Though I’ve never been a huge fan of El-P, half of the pivotal group Company Flow and don of the underground via Def Jux (the label he founded), it’s always been clear that the New York native is nothing if not prolific, boundlessly talented and extra creative.
With his latest solo record I’ll Sleep When You’re Dead, these traits are even more evident. A tasty crunch of an LP, the record moves relentlessly from the first track to the last, with El-P’s own brand of verbal delivery banging and crashing against the tracks, and guests brethren Mr. Lif, Cage, Aesop Rock, and even Trent Reznor offering wonderful assists.
As a producer, El-P has infused the proceeds with noise that compliment his extensive verbiage, swaying and rising with emotion in much the same way sweaty kids writhe at an all night rave. Although several of the album’s 13 songs could easily be confused for emo rock, that doesn’t diminish their immense power. The opening sequence “Tasmanian Pain Coaster,” flies closer to a space age soundtrack than a hip-hop song, then takes flight as if it were classic sci-fi, while “Habeas Corpses [Draconian Love]” sounds as if it could have been directed by the team of Tarantino and Rodriguez.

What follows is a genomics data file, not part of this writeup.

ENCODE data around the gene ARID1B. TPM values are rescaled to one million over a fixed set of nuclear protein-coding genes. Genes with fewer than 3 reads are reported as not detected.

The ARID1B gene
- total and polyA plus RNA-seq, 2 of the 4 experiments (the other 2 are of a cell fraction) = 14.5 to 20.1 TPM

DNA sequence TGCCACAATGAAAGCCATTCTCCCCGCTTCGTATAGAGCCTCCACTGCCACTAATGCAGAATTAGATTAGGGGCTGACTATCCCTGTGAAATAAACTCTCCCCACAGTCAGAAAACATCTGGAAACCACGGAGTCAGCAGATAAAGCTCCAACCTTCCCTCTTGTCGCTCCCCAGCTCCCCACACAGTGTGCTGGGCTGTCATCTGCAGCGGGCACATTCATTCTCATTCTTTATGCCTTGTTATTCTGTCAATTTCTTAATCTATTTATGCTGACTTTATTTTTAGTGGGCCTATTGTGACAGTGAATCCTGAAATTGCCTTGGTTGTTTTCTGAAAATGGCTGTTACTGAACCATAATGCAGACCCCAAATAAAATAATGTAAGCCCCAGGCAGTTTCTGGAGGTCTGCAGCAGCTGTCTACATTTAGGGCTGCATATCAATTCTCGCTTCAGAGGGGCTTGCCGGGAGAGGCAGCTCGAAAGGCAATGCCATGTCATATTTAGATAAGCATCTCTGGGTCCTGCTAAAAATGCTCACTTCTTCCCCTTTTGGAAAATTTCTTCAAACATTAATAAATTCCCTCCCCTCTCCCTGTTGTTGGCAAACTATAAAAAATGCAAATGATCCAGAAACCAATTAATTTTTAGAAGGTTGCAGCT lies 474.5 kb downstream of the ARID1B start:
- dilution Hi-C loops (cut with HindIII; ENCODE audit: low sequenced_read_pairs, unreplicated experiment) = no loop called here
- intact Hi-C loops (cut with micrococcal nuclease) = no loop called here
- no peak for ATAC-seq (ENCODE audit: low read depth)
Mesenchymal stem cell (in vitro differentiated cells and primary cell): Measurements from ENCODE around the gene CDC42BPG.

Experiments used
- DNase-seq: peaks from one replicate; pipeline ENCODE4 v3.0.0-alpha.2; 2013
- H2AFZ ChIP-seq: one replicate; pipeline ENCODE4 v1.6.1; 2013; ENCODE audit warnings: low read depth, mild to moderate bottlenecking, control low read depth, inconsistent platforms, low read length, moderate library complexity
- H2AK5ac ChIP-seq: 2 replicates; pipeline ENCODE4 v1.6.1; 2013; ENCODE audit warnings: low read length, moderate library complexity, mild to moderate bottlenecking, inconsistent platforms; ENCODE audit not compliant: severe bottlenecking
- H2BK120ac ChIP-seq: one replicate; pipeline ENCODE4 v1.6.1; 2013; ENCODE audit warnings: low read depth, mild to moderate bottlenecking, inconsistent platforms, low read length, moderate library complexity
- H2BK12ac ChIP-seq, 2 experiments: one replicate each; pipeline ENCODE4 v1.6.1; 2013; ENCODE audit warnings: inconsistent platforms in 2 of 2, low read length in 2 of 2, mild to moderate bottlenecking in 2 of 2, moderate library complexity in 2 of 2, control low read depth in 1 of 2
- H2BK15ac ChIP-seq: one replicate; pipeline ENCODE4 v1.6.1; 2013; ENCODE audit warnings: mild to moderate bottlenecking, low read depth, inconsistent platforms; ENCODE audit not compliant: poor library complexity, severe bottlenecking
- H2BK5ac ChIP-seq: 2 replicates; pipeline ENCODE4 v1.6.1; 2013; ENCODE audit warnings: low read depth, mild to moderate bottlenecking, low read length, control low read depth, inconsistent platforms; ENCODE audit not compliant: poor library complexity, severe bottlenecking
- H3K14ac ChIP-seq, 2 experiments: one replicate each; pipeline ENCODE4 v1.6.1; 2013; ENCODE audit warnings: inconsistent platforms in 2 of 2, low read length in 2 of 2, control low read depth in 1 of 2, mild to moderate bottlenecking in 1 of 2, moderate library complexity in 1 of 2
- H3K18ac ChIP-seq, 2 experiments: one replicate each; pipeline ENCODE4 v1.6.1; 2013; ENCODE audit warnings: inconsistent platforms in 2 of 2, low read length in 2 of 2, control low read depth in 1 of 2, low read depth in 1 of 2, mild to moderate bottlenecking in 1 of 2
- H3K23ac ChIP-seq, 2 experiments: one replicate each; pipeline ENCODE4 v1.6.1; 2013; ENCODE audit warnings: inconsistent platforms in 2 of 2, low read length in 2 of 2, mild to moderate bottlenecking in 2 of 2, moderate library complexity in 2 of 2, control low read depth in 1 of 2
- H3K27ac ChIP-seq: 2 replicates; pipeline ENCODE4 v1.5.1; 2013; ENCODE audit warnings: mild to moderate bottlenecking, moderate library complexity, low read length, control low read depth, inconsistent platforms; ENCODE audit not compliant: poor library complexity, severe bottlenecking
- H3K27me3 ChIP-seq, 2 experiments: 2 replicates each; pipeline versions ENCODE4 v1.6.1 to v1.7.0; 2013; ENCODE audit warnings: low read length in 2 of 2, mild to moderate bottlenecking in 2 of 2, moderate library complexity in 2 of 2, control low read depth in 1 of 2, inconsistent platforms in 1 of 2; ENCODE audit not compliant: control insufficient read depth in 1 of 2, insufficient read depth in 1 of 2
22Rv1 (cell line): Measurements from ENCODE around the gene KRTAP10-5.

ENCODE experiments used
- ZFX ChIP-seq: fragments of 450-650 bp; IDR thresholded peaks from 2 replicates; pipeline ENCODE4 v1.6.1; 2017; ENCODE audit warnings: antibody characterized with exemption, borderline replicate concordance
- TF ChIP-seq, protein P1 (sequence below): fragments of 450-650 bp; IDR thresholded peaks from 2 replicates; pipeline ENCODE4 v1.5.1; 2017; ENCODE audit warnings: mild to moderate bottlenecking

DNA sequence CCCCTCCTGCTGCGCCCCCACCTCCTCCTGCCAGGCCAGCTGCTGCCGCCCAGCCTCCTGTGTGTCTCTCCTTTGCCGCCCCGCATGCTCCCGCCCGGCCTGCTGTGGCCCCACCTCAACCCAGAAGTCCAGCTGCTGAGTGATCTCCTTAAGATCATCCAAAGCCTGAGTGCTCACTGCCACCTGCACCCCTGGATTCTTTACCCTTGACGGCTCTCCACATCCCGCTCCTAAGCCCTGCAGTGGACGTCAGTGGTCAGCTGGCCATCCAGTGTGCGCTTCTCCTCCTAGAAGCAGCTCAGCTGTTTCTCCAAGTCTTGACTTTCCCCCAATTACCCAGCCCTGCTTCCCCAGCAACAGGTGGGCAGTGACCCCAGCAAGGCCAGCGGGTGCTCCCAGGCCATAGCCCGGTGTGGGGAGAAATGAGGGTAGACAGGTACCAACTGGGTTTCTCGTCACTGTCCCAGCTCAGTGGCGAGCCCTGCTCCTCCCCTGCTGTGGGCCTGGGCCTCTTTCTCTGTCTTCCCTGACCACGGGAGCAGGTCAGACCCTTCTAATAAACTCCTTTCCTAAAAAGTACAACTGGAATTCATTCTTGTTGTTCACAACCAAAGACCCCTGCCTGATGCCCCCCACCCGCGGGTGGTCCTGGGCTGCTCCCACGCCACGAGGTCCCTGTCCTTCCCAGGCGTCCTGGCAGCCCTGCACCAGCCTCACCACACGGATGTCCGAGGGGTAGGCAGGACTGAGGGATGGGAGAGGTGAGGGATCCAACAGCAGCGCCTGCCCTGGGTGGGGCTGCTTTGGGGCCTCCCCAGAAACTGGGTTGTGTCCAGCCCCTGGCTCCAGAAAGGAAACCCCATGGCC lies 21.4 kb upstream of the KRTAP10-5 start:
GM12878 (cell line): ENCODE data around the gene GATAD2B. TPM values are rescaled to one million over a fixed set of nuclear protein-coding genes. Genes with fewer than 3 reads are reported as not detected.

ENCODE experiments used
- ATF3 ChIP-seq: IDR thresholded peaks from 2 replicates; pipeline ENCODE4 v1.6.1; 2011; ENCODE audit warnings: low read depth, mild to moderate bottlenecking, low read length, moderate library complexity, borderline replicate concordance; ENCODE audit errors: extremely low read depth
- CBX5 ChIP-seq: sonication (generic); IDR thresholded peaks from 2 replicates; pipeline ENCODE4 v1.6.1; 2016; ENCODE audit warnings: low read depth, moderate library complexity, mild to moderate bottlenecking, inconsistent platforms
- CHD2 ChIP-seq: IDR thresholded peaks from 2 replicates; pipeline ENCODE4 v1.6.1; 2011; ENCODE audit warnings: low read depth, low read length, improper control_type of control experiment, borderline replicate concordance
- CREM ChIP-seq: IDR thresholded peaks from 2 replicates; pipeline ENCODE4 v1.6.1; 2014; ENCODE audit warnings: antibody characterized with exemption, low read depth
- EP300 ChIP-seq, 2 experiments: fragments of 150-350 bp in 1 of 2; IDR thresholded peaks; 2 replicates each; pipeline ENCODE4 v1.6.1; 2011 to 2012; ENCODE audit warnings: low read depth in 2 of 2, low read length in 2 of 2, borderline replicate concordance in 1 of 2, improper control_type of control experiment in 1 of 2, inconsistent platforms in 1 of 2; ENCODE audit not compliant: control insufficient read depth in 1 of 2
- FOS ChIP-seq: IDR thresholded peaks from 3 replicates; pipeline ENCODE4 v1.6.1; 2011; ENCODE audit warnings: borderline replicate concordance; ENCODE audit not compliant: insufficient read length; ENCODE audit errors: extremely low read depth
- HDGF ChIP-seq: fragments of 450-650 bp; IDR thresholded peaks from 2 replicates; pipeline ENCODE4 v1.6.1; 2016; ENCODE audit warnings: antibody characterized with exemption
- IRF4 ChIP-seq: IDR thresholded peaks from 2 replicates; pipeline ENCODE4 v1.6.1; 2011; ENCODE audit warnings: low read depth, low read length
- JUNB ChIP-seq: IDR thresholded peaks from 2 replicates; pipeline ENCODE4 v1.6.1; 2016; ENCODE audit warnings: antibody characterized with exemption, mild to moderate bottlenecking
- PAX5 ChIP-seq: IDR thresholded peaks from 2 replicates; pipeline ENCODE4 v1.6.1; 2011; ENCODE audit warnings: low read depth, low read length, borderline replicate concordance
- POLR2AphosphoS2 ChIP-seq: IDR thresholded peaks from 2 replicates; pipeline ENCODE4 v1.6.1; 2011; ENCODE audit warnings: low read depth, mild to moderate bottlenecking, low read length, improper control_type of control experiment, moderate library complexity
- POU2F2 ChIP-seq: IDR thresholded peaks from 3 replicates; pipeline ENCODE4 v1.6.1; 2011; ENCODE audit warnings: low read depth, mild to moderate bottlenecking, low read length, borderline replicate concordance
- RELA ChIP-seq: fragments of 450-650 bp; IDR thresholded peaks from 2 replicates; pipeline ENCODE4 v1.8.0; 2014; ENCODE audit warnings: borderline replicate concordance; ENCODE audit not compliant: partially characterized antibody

Although he continues to challenge the norms of the genre to which he is indelibly linked, El-P hasn’t forsaken his roots entirely. “Drive,” rounding corners as loud and smooth as an Indy driver, could give LL’s “Boomin’ System” a run for its money in car love, with particular attention towards the sound system. And “Run The Numbers” is straight up boom bap at its classical best; think Boogie Boys circa mid-eighties.
Whatever you think, it’s likely this album will remain with you long after you’ve listened to it. Old fans and new alike will see that taking a trip with El Producto is anything but boring and more often than not, extremely entertaining.